Thursday, May 21, 2009

Hip Hop is World Wide

There's a regular hip hop night hosted not too far from where I live every other month. It's great that such a small, remote area can have a decent hip hop scene. There were DJ's, b-boys and emcees there representing 3 out of 4 elements.

They played both Japanese and American Hip Hop (Biggie, Nas, etc..) and even dropped some classic b-boy joints (e.g., DJ Shadow's Organ Donor) when we started breaking.

Hip Hop is world wide.

Event flier. I obviously don't know how to photograph one

Two of the emcees of the night. They had the hypest show. Wish I knew what they said...

Cold chillin' in his b-boy stance

Usual hip hop show Suspects from left to right 2 left: hip hop head, a coffee bartista from my local shop, two youngin groupies and a b-boy

Dude was breaking in those shoes. True story

Wednesday, May 20, 2009

Warn the town the beast is loose...

I had a heart attack yesterday. I was driving to school when I saw what every American dreads while driving: flashing lights in my rear view mirror.

So many questions went through my mind...

What did I do wrong? Was I speeding? Did I not stop long enough at the turn? Did I run over a baby?

How do I deal with this? Pull the gaijin card ("Wakari masen. Nihon ga hanasemasen")? Play dumb?("I'm sorry officer, I didn't know I couldn't do that")?

And what's worse is that I was by school. My 2 towns are so small that word would get around anyway BUT getting it just before school and next to school, well...that was just the icing on the cake.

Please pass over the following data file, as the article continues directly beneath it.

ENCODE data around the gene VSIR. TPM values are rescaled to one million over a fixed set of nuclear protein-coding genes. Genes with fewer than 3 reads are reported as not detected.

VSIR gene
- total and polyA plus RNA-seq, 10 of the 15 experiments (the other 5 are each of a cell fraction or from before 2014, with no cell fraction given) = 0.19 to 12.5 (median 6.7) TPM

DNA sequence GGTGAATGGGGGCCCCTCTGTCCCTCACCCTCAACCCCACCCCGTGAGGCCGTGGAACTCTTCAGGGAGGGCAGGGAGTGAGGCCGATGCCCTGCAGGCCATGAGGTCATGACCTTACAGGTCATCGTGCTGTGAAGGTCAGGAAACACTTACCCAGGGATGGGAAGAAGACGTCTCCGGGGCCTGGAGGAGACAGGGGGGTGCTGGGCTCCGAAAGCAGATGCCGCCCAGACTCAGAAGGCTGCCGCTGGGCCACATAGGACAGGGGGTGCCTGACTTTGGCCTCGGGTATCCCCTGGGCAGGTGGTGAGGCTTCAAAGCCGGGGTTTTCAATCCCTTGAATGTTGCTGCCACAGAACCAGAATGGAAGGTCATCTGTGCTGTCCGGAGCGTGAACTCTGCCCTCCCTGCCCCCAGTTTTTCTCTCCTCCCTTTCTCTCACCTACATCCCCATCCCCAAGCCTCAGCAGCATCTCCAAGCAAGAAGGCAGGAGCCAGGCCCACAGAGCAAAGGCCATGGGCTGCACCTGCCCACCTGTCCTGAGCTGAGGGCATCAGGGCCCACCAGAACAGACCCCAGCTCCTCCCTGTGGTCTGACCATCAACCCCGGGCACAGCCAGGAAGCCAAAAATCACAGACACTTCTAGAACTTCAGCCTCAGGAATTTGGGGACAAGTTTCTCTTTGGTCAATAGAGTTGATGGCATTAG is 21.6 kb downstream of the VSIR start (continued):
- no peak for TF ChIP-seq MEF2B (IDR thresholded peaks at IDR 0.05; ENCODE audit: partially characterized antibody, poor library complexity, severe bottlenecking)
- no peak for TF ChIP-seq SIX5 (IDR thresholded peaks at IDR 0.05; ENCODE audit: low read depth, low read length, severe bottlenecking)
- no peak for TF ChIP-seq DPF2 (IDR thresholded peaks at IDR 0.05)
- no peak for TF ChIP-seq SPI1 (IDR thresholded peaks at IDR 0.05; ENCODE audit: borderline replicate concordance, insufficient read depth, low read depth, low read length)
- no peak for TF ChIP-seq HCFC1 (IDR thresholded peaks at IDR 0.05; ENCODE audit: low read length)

So I turn into the next street expecting the worse. And the cop drives by! All that worrying for nothing. Turns out that in Japan, cops drive with their lights on. I have no idea how people know when to pull over but that's how they do it.

I've heard a lot of tips about surviving in Japan. A lot of the "single most important thing you should know" type advice. And I don't know if I'd say its the most important thing to know, but I' definitely would've liked to have known this sooner.

Do not freak out. In Japan, cops always drive with their lights on.

Thursday, May 14, 2009

My hood away from home

Everyday it's been the same old thang on my block
Ya either farming or ya work for the state on my block

I took some pictures of my neighborhood/town/village after the sun came out and melted the snow away. The naturalness of it reminds me a lot of West Austin and Mill Valley. That's probably why it was easy to settle in.

One of the "main" intersections off of "Main" Street

A dope looking house owned by some local farmers

Another dope house owned by local farmers

Farmland - there's lots of it. My city has an agricultural based economy so the farmland is vast.

Mountain view of town

Local Ski Resort turned golf course in the absence of snow.

Artwork at the ski resort

Lovely view from the ski resort. Its a great place to relax and clear your mind

One of the many "Beware of Bear" signs posted at forest entrances. Lions and Tigers and Bears, oh my!

Saturday, May 9, 2009

Makeshift Drum Set

I was about to leave school yesterday when I heard drumming. I knew we had a drum set, practice snares and pads at school but had never seen or heard anyone using them.

Stepping into the room, I found one of my students--a quiet 2nd year girl from an honor class--practicing on the snare. I had seen her playing the xylophone before but didn't know she also played the drums.

We took turns banging away on the snare and drum pad before I got the idea to add more to the arrangement. I first brought over a music stand to serve as a muted high-hat. She didn't know what I was expecting so I demonstrated before handing the drum sticks back to her. Bam! She used the makeshift high hat and snare without a hitch.

Well, if she can handle this, then surely she can deal with more...